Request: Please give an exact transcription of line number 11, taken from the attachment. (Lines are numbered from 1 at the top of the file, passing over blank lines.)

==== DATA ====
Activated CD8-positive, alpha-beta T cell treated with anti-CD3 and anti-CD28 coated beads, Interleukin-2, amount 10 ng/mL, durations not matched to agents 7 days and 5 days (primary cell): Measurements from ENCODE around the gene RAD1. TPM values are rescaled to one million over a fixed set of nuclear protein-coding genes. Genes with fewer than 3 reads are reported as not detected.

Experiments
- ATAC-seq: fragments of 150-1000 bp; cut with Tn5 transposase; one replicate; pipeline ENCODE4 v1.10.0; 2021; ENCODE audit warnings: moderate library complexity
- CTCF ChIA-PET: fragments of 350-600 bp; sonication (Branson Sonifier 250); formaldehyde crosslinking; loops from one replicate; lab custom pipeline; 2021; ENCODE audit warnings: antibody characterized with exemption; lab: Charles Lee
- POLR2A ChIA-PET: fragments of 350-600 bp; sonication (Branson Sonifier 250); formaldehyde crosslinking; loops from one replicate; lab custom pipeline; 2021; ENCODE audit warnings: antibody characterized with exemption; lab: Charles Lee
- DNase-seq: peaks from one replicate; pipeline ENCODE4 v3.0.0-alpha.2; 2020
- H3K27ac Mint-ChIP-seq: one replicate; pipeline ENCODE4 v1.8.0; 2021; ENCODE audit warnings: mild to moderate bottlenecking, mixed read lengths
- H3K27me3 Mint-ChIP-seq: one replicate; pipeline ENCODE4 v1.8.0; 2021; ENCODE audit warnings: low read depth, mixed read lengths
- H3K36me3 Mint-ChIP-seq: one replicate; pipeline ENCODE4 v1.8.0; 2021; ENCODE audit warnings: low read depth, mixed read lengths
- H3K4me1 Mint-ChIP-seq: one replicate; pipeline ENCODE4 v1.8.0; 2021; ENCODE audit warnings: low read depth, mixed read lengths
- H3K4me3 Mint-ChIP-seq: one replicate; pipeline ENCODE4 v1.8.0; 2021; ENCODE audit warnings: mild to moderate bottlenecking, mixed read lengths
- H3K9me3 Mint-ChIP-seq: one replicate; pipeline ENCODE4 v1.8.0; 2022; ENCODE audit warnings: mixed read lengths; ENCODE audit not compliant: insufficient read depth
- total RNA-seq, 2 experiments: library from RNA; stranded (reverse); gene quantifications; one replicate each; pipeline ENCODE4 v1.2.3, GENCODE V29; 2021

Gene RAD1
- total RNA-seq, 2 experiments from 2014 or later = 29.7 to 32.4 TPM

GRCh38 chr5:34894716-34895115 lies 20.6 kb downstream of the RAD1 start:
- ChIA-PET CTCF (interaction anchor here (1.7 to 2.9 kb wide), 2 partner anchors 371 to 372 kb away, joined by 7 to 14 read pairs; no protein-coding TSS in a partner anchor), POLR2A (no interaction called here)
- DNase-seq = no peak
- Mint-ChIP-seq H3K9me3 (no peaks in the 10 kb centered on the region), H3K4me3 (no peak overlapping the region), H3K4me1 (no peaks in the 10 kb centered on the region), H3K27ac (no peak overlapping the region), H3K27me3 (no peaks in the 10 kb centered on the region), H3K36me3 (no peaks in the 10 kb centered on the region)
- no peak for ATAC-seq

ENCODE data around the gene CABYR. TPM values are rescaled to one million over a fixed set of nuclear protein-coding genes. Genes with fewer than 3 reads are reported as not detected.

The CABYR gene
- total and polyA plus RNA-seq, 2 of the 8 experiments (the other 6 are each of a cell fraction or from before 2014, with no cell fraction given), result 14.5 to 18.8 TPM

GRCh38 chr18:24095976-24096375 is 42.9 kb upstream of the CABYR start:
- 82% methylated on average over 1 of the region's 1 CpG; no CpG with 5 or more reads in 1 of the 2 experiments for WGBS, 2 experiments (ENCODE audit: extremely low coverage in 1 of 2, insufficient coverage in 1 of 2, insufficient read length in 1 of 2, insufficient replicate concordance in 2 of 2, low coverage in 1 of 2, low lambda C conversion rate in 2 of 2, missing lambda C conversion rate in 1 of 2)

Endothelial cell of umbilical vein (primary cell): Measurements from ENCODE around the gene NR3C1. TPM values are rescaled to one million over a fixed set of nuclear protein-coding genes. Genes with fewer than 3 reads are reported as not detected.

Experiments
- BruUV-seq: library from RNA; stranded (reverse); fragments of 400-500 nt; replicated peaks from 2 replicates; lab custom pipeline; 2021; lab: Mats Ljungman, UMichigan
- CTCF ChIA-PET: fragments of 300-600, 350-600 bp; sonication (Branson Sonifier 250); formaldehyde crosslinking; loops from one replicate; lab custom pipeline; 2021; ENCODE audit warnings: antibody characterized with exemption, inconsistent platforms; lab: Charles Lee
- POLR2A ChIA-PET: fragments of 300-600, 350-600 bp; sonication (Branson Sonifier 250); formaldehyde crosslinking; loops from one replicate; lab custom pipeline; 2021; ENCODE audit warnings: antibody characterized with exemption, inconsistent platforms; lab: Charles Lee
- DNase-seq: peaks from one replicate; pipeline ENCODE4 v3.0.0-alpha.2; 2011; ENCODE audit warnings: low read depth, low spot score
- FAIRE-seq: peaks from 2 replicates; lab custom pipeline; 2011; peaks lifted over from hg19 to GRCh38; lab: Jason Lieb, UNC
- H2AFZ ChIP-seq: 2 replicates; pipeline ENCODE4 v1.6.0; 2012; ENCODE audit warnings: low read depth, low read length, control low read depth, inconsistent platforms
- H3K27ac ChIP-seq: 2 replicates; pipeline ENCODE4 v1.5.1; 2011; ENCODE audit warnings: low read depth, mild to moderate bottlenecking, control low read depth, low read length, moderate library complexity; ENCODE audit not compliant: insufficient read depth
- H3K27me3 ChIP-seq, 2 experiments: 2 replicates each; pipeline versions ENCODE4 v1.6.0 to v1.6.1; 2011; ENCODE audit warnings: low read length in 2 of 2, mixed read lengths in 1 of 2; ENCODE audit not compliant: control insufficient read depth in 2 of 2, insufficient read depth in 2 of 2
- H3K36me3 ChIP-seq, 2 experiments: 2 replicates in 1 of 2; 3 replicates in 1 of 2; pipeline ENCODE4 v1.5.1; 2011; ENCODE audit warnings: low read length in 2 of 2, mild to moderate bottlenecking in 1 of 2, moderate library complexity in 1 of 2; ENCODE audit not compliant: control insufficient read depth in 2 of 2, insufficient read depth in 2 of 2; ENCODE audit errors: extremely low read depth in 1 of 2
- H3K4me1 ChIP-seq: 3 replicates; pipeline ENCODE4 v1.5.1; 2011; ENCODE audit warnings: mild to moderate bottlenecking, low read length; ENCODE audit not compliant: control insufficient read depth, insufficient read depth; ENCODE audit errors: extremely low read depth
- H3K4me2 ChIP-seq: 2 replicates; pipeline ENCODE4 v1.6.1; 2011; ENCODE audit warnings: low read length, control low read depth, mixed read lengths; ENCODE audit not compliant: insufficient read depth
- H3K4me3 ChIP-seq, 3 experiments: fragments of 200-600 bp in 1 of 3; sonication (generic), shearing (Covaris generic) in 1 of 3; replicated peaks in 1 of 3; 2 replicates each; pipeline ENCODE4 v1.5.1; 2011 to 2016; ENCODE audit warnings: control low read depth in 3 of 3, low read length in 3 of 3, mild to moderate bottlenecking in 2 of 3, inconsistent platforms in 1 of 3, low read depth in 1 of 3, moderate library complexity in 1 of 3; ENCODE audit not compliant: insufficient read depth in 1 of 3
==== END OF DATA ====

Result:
- H3K4me3 Mint-ChIP-seq: one replicate; pipeline ENCODE4 v1.8.0; 2021; ENCODE audit warnings: mild to moderate bottlenecking, mixed read lengths